In Canada, the drug toxicity crisis has claimed at least 38,514 lives since 2016. Between January and March of this year, a total of 1,904 people died from opioid poisoning. That’s an average of 21 lives lost each day in the first three months of 2023. Additionally, HIV has been steadily rising in Canada alongside other sexually transmitted infections (STIs), including chlamydia, gonorrhea and syphilis, particularly among youth – with people under the age of 29 making up more than one-quarter of all new HIV cases in Canada as of 2021. The drug toxicity crisis, rising rates of STIs among youth, and a growing concern of youth mental health show that there is a clear need for harm reduction education, approaches and services across the country, particularly for youth.
Harm reduction is a set of guiding principles aimed at reducing the harms associated with certain activities, such as substance use and sex. Often, these two activities have a moral framing around them, as if people who engage in these practices are doing something “wrong” or “bad.” This leads to a culture of shame and stigma around sex and substance use, creating barriers for people, especially youth, who engage in these activities to access health services and social supports. This isolation becomes even more pronounced for queer youth who experience discrimination and exclusion based on their gender identity, gender expression, or sexuality.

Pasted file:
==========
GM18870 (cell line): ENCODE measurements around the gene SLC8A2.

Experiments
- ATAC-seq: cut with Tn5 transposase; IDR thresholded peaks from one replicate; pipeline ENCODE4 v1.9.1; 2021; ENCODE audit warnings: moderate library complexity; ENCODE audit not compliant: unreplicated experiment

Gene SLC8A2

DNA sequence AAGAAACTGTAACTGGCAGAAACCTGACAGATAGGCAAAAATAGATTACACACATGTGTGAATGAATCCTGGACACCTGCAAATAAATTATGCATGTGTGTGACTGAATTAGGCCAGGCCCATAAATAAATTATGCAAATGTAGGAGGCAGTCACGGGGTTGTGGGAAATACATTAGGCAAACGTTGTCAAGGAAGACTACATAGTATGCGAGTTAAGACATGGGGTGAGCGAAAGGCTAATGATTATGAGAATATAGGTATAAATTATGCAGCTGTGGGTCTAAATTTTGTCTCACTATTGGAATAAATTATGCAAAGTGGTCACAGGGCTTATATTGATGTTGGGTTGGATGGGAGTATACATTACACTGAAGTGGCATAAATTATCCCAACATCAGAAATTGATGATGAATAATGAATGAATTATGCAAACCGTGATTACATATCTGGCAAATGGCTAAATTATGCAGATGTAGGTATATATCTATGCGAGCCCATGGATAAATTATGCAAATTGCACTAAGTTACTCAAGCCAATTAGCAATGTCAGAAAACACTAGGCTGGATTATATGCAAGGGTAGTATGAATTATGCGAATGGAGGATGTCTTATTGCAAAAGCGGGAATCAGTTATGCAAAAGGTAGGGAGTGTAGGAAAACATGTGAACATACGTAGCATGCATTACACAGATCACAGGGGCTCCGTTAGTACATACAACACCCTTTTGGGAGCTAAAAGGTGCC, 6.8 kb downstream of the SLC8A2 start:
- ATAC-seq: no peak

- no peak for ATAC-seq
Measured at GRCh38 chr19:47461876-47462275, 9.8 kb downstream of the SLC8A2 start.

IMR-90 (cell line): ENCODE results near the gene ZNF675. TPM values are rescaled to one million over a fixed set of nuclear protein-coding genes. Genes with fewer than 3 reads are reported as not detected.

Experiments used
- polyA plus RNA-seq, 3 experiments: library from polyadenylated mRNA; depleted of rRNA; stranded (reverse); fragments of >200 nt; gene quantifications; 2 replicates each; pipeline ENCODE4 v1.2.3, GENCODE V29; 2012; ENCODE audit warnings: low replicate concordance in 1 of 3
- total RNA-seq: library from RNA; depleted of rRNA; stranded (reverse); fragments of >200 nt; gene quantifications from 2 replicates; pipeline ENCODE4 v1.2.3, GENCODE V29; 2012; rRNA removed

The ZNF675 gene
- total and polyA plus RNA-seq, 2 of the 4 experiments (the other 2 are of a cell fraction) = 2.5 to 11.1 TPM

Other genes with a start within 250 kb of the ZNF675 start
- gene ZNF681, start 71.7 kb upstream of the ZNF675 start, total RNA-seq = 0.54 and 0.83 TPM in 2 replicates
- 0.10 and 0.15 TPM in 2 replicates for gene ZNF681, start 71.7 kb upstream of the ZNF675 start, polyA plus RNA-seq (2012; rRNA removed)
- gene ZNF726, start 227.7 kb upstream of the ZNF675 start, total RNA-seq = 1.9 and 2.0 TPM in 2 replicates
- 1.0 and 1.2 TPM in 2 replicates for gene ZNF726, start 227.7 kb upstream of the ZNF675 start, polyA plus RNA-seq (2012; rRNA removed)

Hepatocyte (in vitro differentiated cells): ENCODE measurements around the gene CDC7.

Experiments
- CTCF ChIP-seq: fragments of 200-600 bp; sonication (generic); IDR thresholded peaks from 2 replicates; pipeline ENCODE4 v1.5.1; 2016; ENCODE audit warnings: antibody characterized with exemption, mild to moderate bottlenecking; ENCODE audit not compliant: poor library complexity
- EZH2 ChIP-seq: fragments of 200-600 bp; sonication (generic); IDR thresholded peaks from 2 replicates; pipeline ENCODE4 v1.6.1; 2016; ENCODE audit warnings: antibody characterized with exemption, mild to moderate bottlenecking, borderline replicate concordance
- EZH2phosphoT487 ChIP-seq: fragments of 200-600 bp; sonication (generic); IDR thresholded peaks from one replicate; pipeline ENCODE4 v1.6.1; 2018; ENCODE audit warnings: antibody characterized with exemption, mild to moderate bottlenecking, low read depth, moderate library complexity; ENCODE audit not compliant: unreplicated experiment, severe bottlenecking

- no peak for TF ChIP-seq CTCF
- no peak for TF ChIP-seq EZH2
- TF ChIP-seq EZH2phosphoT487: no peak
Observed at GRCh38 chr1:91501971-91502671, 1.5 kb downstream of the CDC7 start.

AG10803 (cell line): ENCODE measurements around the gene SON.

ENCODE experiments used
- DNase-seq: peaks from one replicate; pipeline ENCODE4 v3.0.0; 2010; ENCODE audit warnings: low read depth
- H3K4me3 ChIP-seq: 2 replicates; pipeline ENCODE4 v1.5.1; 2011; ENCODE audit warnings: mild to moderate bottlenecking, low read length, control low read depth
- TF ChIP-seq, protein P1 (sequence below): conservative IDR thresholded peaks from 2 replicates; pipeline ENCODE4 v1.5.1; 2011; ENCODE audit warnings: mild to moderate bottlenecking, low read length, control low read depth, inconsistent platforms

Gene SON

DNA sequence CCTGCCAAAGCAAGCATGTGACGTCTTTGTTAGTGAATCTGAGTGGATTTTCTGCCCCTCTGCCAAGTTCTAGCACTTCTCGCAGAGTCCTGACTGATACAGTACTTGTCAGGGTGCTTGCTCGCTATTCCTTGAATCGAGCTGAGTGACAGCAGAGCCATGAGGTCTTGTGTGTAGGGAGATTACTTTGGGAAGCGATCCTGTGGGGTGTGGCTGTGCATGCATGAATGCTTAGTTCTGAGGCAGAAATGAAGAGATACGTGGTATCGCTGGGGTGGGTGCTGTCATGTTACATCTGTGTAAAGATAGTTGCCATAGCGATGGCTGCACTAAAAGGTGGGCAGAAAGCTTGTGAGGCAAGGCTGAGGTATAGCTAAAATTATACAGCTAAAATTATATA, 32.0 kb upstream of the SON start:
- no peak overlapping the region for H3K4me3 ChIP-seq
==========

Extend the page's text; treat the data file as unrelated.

Harm reduction approaches to sexual health education and substance use can effectively engage youth in open, honest and non-judgmental conversations about sexual health, STI prevention, and substance use risk mitigation. By using an approach that meets people where they’re at in their own journeys, harm reduction recognizes that abstinence may not always be possible nor the best option for everyone, and instead, provides a set of practical strategies that can help reduce the negative consequences associated with various behaviours.
For example, harm reduction tips in substance use may sound like, “Start low and go slow”—which highlights that one can always increase their dose but cannot go back—encouraging people to use smaller amounts of a substance to first gage their effects and to minimize the chances of an overdose.
Since many substances, especially powder drugs, can be cut or contaminated with other substances, like fentanyl (which can increase the chances of an accidental overdose), carrying Naloxone is another harm reduction tip for people who use unregulated drugs. Knowing how to use Naloxone can save a life and temporarily reverse the effects of an opioid overdose. Other harm reduction tips include not using alone, checking your drugs at a safer consumption site or with fentanyl test strips before using, planning your night out beforehand, setting limits on your use, not mixing substances (or checking a drug interaction chart beforehand), and only using your own drug equipment.